Students prove they know their planet

Think you know your geography? See how you stack up against the National Geographic’s daily quiz questions. 

On Monday, the question of the day was which of the following is true of snowflakes: 

(a) they all have six sides;

(b) they all have the same basic shape;

(c) all of the above.

If you chose (a), they all have six sides, you are correct. All snowflakes are six-sided, but do not all have the same basic shape. The shape is determined by temperature.

Here’s a question from another day. According to Gallup, the world’s least emotional country is:

(a) Canada;

(b) El Salvador;

(c) Singapore;

(d) Belarus.

In you chose (c), Singapore, you are correct. According to a 2012 Gallup survey, Singaporeans are the “least likely in the world to report experiencing emotions of any kind on a daily basis.” The most emotional? Filipinos, according to the group.

Students throughout the nation in grades four through eight who have not reached their 15th birthday have an opportunity to show how much they know about geography in the National Geographic Bee, commonly referred to as the Geo Bee, such as the ones held last week at McNeil Canyon Elementary School and West Homer Elementary School and this week at Susan B. English School.

At McNeil Canyon, Principal Pete Swanson facilitated the event, with 11 students in grades four through six participating. Some of the questions WEre multiple choice. Some, like the practice questions given on the National Geographic website, had a 15-second time limit. The answers were given orally. Mispronunciations didn’t count against competitors.

“They just have to be understood that it’s their answer,” said Swanson.

The participants were chosen based on scores of a quiz given prior to the bee.

Winning the McNeil competition was sixth-grader Jakob Nelson, with Nelson’s classmate, Summer McGuire, the runner-up.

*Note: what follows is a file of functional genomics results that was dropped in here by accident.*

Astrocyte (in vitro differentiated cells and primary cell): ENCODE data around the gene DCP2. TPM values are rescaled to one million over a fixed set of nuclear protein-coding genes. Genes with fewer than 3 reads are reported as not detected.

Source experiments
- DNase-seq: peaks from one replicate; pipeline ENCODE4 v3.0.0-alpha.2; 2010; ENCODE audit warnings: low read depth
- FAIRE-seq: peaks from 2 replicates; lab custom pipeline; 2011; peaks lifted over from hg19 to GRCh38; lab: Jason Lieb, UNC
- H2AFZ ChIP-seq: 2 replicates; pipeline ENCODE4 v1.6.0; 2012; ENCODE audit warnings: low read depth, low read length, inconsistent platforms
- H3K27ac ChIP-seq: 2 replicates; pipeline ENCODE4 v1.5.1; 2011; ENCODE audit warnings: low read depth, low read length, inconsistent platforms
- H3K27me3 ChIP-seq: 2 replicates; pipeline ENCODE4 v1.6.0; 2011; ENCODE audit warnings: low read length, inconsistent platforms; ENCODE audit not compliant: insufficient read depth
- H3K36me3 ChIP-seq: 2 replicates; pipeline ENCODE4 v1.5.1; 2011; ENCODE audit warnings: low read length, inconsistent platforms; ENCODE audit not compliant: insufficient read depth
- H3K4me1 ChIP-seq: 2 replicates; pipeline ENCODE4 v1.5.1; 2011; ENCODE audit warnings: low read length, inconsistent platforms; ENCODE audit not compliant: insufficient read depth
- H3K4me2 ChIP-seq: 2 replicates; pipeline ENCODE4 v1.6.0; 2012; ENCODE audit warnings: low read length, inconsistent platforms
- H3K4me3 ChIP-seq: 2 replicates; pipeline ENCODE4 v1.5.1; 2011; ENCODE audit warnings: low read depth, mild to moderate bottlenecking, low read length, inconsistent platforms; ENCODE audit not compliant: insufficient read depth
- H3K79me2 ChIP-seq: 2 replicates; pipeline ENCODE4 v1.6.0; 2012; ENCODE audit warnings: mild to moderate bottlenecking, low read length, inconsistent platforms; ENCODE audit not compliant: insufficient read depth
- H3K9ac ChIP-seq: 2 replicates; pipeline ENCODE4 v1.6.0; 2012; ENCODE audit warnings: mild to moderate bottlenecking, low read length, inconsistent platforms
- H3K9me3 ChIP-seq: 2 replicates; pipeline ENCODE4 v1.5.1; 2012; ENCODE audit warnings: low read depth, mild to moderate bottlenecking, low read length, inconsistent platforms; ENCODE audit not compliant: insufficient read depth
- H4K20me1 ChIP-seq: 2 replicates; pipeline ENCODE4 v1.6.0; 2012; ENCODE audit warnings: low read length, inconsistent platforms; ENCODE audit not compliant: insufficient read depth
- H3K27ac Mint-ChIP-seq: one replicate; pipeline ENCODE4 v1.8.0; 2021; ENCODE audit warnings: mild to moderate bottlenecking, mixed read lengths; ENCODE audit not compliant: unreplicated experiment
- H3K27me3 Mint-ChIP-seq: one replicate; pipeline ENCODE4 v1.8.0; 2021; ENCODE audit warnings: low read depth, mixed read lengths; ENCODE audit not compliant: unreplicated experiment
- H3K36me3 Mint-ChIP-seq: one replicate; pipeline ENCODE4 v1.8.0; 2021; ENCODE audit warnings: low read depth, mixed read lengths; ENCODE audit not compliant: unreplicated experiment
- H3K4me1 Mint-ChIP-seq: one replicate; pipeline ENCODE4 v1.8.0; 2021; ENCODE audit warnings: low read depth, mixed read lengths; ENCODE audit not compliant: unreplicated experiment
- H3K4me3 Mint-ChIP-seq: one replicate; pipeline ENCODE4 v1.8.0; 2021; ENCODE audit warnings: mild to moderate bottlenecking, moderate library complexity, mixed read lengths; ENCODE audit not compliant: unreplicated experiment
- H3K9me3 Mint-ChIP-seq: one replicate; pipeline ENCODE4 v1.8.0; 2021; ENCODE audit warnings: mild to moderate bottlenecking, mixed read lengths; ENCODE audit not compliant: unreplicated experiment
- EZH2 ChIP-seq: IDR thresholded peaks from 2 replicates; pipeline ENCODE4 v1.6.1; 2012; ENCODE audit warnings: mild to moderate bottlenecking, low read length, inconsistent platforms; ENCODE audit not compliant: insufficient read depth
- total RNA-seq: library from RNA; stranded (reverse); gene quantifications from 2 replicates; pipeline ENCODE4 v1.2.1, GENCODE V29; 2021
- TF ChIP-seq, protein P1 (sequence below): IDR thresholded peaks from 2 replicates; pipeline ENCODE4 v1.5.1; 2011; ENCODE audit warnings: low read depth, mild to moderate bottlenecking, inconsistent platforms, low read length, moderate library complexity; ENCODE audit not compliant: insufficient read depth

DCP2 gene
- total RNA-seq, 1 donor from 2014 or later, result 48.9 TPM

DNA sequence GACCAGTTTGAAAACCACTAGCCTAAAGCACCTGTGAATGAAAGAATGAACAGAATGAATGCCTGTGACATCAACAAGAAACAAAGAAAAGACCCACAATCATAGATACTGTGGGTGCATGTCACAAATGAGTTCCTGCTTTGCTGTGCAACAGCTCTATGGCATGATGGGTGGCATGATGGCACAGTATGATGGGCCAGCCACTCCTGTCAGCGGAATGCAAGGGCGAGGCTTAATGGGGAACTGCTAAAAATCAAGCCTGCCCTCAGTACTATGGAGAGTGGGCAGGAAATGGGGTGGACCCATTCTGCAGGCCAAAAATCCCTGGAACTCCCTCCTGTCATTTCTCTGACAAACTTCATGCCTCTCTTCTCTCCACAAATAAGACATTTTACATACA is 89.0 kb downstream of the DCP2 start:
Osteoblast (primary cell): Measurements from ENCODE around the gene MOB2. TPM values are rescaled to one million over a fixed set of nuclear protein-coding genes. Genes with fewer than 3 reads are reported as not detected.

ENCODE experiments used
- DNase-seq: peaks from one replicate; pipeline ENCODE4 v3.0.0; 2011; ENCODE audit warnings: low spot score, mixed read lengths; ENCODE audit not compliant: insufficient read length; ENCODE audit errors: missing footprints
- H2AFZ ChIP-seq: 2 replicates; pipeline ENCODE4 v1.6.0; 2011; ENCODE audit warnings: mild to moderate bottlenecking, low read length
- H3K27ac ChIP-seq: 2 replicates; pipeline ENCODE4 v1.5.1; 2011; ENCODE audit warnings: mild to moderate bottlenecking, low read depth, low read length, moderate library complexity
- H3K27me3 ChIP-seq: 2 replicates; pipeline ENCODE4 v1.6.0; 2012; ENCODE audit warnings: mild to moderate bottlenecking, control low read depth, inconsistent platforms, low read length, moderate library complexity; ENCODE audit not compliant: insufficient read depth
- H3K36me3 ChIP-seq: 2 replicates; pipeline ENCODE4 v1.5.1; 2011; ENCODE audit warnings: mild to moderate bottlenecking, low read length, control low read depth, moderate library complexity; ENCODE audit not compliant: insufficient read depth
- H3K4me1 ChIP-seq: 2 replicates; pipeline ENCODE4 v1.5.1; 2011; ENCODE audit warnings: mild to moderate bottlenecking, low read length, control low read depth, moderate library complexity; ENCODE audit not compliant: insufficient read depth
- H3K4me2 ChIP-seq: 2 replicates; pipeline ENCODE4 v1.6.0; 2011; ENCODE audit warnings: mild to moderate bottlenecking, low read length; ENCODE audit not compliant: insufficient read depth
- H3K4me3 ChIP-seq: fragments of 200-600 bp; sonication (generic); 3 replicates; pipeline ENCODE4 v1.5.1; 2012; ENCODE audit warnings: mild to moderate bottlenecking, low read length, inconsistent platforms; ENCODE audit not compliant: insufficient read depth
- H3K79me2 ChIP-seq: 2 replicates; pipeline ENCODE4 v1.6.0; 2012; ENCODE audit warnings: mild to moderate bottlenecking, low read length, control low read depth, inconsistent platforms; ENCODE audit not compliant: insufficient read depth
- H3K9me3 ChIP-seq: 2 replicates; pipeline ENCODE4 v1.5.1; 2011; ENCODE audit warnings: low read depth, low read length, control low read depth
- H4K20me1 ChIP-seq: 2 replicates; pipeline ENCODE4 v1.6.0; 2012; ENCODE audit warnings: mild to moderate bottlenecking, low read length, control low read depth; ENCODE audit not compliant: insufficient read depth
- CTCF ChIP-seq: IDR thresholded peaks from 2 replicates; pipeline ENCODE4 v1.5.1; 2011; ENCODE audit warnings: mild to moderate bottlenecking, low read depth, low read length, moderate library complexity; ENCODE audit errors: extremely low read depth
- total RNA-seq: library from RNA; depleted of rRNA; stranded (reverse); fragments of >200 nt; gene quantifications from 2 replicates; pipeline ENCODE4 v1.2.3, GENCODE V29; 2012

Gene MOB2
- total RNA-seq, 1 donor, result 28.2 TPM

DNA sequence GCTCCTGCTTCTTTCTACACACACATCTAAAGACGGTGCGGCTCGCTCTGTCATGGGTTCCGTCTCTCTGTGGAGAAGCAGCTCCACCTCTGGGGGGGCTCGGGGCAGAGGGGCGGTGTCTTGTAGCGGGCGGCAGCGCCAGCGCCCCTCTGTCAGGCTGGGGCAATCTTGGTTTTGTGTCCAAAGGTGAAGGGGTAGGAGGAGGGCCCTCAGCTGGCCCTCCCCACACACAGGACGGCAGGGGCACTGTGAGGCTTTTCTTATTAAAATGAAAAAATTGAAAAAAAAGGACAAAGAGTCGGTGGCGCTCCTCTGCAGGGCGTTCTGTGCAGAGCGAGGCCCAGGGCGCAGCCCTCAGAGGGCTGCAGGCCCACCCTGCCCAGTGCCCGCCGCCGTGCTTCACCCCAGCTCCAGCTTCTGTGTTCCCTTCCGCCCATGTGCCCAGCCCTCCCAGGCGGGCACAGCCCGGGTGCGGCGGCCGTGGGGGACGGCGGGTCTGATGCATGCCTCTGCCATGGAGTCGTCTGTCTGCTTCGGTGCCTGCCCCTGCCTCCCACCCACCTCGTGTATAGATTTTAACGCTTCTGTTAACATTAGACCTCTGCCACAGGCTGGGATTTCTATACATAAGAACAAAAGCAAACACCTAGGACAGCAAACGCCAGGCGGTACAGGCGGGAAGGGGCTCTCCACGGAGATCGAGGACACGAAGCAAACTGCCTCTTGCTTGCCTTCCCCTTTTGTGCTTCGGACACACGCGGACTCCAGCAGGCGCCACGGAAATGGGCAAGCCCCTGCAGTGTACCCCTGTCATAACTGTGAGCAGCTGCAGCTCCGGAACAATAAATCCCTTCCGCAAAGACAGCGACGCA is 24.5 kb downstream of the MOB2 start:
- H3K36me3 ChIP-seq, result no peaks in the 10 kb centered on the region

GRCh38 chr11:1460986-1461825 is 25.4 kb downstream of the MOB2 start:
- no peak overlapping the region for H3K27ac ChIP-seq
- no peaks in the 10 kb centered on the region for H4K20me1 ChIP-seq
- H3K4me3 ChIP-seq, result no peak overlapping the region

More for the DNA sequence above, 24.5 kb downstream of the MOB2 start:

At West Homer, Mike Hawfield, assistant professor of history and political science at Kachemak Bay Campus, Kenai Peninsula College-University of Alaska Anchorage, was the guest announcer. Ellie Syth, sixth grade, won the competition and Caleb Rauch, also sixth grade, was the runner-up.

Across Kachemak Bay at Susan B. English School in Seldovia, with 15 students competing, Sage Stanish, grade 7, won the competition, and Skyler Bond, grade 5, was runner-up. The event was facilitated by Karen Bornheimer aad Vivian Rojas, with Ruth Sensenig asking the questions.

“Now they have to take a test that National Geographic provides,” said Swanson. “And then we send that in and if they qualify, it allows them to participate in a state bee in March.”

Numerous study questions and geography-related topics are available on the National Geographic website to help students sharpen their competitive edge. There also are activities for teachers to incorporate into classroom time to help students prepare for the bee. For instance, want to know about tracing migration routes? Reading highway maps? Mapping global urbanization or tracking violent storms? It’s all there. 

Winners in each state and U.S. territory advance to the National Geographic Bee in Washington, D.C. The first day of the two-day event held in May narrows the field of competitors down to 10 finalists. Those 10 students compete on the second day, with college scholarships awarded in the amounts of $25,000, $15,000 and $10,000. 

It isn’t unusual for students from the southern Kenai Peninsula to be represented in state competition, but a national competitor has yet to surface.

“Some get nervous and don’t want to participate, but I say no, they qualified,” said Swanson “They need the opportunity to stretch themselves. And for the kids in the audience, it’s a good learning environment.”

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McKibben Jackinsky can be reached at